The Lost Promises of Shadow of the Colossus

The Lost Promises of Shadow of the Colossus

If Fumito Ueda's masterpiece hinted at the possibilities of gaming's future, why did we take an alternate path?

Whenever a minor existential crisis causes me to rethink my continued pursuit of gaming as a hobby, I collect myself, sit down, and try to relive one of the many experiences that cemented my love for the medium in the first place.

And while 2005's Shadow of the Colossus hit me in my early 20s, I still consider it essential to keeping me interested in what the future of game design would bring. The original release of Shadow pushed the PlayStation 2 to its absolute limits -- often making for an annoyingly choppy framerate -- but beneath its technical problems stood what, at the time, felt like gaming's next evolutionary path.

If you've been paying attention to the last eight years of gaming, though, you'd know Shadow of the Colossus didn't amount to anything more than an evolutionary dead-end.

As I recently played through Shadow of the Colossus for the second time in my life, and with nearly a decade of hindsight, I couldn't help but lament, "What happened?" True, asking why all games can't be as good as Fumito Udea's proves just as unfair as questioning why all novels can't have the quality of those from similarly tortured, unproductive geniuses like J.D. Salinger, but the implicit promises of Shadow of the Colossus went mostly ignored in the wake of its release. To be honest, the passing of a decade has made Shadow's world a little smaller, and its edges a little rougher, but it still exists as an experience that trusts the player more than any game of its budget would be allowed today.

What struck me the most about my time with Shadow was its complete and total willingness to leave me alone. This aspect speaks to Ueda's idiosyncratic (even for the time) "design by subtraction" philosophy, but from minute one SotC offers an astounding amount of freedom without worrying about the need for constant guidance. Just a fresh, open world, free from the claustrophobia of encroaching GUI elements, quest markers, and the overbearing insecurity that your attention could be lost to one of the many other shiny pieces of technology mere feet from your body.

Of course, one of the key factors interrupting the intimate connection between player-and-game has been the Pandora's Box of "SOCIAL," viewed as a magic money-making machine by developer and website alike ever since Facebook spread beyond the reach of college campuses. Modern games offer no shortage of ways to broadcast your activities -- and subtly advertise -- to the rest of the universe, even if all you want is a humanity-free escape from the rigors of whatever it is you do. And this focus on social has opened up gamers to a string of sales pitches long after they dropped full MSRP on their latest investment. I recently picked up The Sims 3 on a whim, and the game seemed to begrudge me for not wanting to tell the universe about every accomplishment of my Virtual Human, which involves signing up for Yet Another Video Game Account just to be nudged occasionally about the expanded content I should feel bad about never wanting to buy.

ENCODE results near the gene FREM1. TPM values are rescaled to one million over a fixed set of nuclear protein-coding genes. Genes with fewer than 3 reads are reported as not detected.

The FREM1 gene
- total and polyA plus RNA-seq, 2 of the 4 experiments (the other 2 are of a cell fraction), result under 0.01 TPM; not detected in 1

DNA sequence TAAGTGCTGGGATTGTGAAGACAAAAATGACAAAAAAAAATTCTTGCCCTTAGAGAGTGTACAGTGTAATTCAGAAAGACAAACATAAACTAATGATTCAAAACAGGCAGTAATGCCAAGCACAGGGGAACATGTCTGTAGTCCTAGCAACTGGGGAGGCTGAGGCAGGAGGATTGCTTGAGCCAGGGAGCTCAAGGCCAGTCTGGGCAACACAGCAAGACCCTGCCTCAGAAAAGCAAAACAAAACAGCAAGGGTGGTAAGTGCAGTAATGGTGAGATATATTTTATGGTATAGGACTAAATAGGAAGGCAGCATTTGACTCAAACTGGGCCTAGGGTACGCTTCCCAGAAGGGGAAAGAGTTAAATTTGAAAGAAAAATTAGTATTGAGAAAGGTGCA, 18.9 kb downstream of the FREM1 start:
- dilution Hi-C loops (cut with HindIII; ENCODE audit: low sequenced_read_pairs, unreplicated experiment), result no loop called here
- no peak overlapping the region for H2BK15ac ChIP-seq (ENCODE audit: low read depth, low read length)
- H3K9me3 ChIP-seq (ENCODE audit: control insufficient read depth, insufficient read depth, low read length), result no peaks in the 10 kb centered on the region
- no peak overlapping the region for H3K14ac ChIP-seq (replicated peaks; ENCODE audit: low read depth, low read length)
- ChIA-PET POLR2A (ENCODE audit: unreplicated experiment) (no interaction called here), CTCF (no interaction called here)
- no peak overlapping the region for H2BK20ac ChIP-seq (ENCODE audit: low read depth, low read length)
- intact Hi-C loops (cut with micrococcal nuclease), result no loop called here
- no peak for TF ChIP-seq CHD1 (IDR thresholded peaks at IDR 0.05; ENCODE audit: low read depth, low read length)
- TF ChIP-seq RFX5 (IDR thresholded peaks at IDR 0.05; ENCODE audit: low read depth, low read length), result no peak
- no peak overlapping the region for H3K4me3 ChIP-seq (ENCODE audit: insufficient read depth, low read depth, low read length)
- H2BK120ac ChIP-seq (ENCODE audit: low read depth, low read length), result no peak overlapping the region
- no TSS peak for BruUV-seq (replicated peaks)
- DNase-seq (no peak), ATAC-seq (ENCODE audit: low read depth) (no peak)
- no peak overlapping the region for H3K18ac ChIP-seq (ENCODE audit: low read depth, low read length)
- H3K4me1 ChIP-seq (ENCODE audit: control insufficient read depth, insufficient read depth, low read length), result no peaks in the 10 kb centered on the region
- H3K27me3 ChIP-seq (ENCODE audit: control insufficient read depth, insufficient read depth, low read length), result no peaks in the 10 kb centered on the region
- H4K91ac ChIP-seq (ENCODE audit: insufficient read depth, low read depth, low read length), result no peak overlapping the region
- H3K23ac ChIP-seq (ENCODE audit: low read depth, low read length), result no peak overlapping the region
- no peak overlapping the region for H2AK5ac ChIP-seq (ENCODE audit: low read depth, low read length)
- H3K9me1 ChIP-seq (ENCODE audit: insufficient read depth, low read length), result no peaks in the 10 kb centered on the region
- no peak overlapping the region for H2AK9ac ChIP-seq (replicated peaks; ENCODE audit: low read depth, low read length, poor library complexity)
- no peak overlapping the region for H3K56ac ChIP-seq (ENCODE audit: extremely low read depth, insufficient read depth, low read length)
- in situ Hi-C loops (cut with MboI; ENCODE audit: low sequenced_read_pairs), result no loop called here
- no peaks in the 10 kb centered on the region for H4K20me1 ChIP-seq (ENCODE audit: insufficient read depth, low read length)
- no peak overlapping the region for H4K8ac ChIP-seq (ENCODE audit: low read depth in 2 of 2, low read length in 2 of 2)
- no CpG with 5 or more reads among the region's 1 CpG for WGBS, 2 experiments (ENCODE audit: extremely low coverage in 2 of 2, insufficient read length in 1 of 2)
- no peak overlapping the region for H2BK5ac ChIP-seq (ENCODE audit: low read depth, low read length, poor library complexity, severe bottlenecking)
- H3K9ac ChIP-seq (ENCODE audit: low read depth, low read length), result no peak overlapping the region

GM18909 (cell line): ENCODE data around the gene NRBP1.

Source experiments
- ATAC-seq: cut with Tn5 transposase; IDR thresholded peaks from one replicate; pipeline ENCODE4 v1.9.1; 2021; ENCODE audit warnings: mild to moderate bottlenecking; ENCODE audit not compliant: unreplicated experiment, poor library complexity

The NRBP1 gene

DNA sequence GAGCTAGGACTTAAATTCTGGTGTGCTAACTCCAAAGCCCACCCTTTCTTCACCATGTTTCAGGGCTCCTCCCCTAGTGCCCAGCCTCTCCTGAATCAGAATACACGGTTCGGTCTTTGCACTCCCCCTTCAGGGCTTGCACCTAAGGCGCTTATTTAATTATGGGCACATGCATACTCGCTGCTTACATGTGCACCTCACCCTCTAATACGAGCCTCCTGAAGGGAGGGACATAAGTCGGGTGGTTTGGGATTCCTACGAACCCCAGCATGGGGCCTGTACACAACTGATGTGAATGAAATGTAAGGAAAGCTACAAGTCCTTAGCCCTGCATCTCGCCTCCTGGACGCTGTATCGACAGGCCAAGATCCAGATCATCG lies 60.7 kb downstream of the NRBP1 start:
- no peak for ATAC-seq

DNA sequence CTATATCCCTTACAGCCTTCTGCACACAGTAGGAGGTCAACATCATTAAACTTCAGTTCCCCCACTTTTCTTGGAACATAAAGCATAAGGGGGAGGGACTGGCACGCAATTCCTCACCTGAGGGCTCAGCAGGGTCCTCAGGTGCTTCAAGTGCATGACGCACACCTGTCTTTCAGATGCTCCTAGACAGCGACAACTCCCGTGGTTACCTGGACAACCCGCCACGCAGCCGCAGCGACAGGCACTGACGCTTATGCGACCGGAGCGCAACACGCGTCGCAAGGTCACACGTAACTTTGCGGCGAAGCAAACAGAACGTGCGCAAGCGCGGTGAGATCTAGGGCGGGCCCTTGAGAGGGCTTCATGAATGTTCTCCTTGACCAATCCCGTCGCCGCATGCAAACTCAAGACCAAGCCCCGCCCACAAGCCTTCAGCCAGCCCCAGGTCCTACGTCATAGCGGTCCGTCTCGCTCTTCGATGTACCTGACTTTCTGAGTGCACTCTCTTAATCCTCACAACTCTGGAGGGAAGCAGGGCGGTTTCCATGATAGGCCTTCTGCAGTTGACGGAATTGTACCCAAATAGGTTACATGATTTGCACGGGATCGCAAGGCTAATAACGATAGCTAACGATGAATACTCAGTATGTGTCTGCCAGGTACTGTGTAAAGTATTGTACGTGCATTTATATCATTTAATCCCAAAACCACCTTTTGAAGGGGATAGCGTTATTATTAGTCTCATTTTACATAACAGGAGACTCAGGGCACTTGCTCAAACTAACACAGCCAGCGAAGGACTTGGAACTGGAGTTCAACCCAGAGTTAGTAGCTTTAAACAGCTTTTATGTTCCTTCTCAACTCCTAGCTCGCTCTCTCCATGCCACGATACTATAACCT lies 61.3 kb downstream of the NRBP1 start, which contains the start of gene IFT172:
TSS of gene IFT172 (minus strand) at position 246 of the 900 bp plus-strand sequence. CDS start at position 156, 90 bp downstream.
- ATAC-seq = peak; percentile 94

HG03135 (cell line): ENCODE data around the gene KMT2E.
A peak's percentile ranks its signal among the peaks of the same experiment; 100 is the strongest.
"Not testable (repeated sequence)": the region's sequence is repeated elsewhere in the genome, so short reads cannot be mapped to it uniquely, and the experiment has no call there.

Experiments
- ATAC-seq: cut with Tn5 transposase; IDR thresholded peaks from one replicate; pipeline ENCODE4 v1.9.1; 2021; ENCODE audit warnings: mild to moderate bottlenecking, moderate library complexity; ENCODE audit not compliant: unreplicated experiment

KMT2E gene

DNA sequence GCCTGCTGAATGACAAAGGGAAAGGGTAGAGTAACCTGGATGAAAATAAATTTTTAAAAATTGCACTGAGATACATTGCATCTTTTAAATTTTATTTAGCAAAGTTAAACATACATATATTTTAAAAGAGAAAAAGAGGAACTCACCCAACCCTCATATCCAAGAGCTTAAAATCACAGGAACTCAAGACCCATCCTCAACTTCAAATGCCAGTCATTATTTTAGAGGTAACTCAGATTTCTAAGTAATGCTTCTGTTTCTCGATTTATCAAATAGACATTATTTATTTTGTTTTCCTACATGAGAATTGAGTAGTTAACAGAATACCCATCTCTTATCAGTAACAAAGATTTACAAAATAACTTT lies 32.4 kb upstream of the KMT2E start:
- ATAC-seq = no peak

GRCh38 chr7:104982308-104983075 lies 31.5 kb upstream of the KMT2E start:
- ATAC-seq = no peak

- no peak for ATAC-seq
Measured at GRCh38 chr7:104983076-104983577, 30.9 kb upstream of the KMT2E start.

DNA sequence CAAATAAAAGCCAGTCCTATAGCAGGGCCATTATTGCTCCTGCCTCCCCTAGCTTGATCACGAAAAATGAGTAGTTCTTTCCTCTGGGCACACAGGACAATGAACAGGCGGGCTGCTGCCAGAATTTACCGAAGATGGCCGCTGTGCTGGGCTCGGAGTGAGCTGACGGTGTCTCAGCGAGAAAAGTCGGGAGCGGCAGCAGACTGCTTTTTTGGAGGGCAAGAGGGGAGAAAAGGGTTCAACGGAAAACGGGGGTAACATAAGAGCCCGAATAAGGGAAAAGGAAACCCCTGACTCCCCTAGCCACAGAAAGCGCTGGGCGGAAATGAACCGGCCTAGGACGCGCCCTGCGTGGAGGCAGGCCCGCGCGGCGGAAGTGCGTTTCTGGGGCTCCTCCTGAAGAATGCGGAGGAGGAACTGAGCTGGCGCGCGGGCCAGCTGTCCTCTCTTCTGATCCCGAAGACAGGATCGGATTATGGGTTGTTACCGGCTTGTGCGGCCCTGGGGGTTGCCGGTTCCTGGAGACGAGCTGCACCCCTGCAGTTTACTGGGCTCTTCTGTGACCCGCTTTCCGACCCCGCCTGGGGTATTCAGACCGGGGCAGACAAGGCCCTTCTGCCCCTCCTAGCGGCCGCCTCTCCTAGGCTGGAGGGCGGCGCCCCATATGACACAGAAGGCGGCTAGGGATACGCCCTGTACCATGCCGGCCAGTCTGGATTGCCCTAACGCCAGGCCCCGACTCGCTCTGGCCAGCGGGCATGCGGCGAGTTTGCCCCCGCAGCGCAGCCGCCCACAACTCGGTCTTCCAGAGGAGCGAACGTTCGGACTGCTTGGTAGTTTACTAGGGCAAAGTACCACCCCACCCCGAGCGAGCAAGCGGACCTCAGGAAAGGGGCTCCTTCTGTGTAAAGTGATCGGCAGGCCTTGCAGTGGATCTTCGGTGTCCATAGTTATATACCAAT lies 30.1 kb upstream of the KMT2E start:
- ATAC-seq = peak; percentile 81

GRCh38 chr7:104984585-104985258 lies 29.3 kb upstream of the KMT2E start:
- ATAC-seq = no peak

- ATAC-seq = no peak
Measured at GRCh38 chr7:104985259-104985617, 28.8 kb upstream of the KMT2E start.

I'd be lying if I said I didn't understand why games moved in the direction they did. The increased rigors of production have pushed all but the biggest players out of the console market, leaving them sweaty, desperate, and flailing to recover the millions they've sunk into their latest projects. But this means people who've grown up with gaming have experienced a strange phenomenon: As they grow older and more experienced, games have started to trust them less and less. The same generation of children who conquered The Legend of Zelda on their own now find themselves reined in by the newest release until they can prove, without a doubt, they understand the left analog stick moves their character.

On a personal note, I've found it incredibly freeing to be in the position of not having to care about this coming generation of consoles -- though I don't judge anyone who does. As the console experience becomes more and more of a Michael Bay Simulator, indies have picked up the slack, and, not dependent on soul-crushing budgets and soulless marketing needs, have delivered immersive, player-friendly, social-free experiences lauded for their unshaken confidence, like the amazing Gone Home and The Stanley Parable -- two games with decidedly last-gen visuals. While they have nothing to do with climbing and felling massive monsters, the trust they give players feels unmistakably similar to best quality of Ueda's games.

I see a lot of people laboring under the fallacy that, as technology improves, games will naturally improve as well. But you only have to look at the history of other media to see how this isn't necessarily true -- like animation, for instance. What started as an experimental art form eventually overcame its technological growing pains and ushered in the production of lavish, high-budget, massively popular entertainment -- until the bottom fell out, bringing three decades of disposable, pandering garbage branded with the unholy hyphenated curse of Hanna-Barbera.

But when I tested this analogy out on Twitter, I had a follower remind me that as American animation floundered, Japanese animation saw some its best and most productive years, brought about by inspiration from works of the past. So while I've fallen away from playing the latest AAA release out of a weary sense of obligation, my excitement hasn't faded completely. Big-budget developers may no longer care to understand where we've come from, but the burgeoning indie scene has grabbed the reins in recent years, pulling us back toward the direction games like Shadow of the Colossus intended to take us.

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